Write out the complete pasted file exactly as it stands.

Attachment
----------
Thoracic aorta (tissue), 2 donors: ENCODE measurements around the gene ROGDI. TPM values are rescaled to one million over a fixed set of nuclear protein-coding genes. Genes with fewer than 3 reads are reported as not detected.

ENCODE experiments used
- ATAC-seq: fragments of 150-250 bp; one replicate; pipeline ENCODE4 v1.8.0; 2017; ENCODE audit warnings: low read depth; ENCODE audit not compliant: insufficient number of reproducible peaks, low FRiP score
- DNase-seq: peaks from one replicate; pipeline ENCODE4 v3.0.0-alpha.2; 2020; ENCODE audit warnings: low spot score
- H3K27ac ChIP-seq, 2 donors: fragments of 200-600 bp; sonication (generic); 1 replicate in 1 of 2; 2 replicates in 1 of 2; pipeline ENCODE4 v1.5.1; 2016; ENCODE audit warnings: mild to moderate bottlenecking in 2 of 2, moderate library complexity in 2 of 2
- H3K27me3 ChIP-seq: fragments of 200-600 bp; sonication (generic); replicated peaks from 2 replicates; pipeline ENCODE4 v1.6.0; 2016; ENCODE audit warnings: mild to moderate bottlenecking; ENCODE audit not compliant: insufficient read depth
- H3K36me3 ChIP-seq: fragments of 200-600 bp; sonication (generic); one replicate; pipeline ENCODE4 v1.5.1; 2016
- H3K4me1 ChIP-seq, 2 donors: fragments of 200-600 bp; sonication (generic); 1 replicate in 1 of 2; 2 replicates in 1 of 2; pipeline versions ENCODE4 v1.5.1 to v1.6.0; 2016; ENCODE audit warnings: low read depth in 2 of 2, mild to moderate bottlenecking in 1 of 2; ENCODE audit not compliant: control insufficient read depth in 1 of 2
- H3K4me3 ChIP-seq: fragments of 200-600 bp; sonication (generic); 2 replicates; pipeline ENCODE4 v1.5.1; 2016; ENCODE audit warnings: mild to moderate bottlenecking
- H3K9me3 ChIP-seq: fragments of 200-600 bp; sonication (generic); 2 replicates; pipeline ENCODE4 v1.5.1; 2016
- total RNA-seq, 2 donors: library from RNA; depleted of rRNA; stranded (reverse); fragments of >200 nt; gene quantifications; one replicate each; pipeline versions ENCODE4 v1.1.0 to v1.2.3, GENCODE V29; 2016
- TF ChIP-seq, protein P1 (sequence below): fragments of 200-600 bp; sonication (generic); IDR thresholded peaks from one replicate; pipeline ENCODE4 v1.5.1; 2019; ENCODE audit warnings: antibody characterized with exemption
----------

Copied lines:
Thoracic aorta (tissue), 2 donors: ENCODE measurements around the gene ROGDI. TPM values are rescaled to one million over a fixed set of nuclear protein-coding genes. Genes with fewer than 3 reads are reported as not detected.

ENCODE experiments used
- ATAC-seq: fragments of 150-250 bp; one replicate; pipeline ENCODE4 v1.8.0; 2017; ENCODE audit warnings: low read depth; ENCODE audit not compliant: insufficient number of reproducible peaks, low FRiP score
- DNase-seq: peaks from one replicate; pipeline ENCODE4 v3.0.0-alpha.2; 2020; ENCODE audit warnings: low spot score
- H3K27ac ChIP-seq, 2 donors: fragments of 200-600 bp; sonication (generic); 1 replicate in 1 of 2; 2 replicates in 1 of 2; pipeline ENCODE4 v1.5.1; 2016; ENCODE audit warnings: mild to moderate bottlenecking in 2 of 2, moderate library complexity in 2 of 2
- H3K27me3 ChIP-seq: fragments of 200-600 bp; sonication (generic); replicated peaks from 2 replicates; pipeline ENCODE4 v1.6.0; 2016; ENCODE audit warnings: mild to moderate bottlenecking; ENCODE audit not compliant: insufficient read depth
- H3K36me3 ChIP-seq: fragments of 200-600 bp; sonication (generic); one replicate; pipeline ENCODE4 v1.5.1; 2016
- H3K4me1 ChIP-seq, 2 donors: fragments of 200-600 bp; sonication (generic); 1 replicate in 1 of 2; 2 replicates in 1 of 2; pipeline versions ENCODE4 v1.5.1 to v1.6.0; 2016; ENCODE audit warnings: low read depth in 2 of 2, mild to moderate bottlenecking in 1 of 2; ENCODE audit not compliant: control insufficient read depth in 1 of 2
- H3K4me3 ChIP-seq: fragments of 200-600 bp; sonication (generic); 2 replicates; pipeline ENCODE4 v1.5.1; 2016; ENCODE audit warnings: mild to moderate bottlenecking
- H3K9me3 ChIP-seq: fragments of 200-600 bp; sonication (generic); 2 replicates; pipeline ENCODE4 v1.5.1; 2016
- total RNA-seq, 2 donors: library from RNA; depleted of rRNA; stranded (reverse); fragments of >200 nt; gene quantifications; one replicate each; pipeline versions ENCODE4 v1.1.0 to v1.2.3, GENCODE V29; 2016
- TF ChIP-seq, protein P1 (sequence below): fragments of 200-600 bp; sonication (generic); IDR thresholded peaks from one replicate; pipeline ENCODE4 v1.5.1; 2019; ENCODE audit warnings: antibody characterized with exemption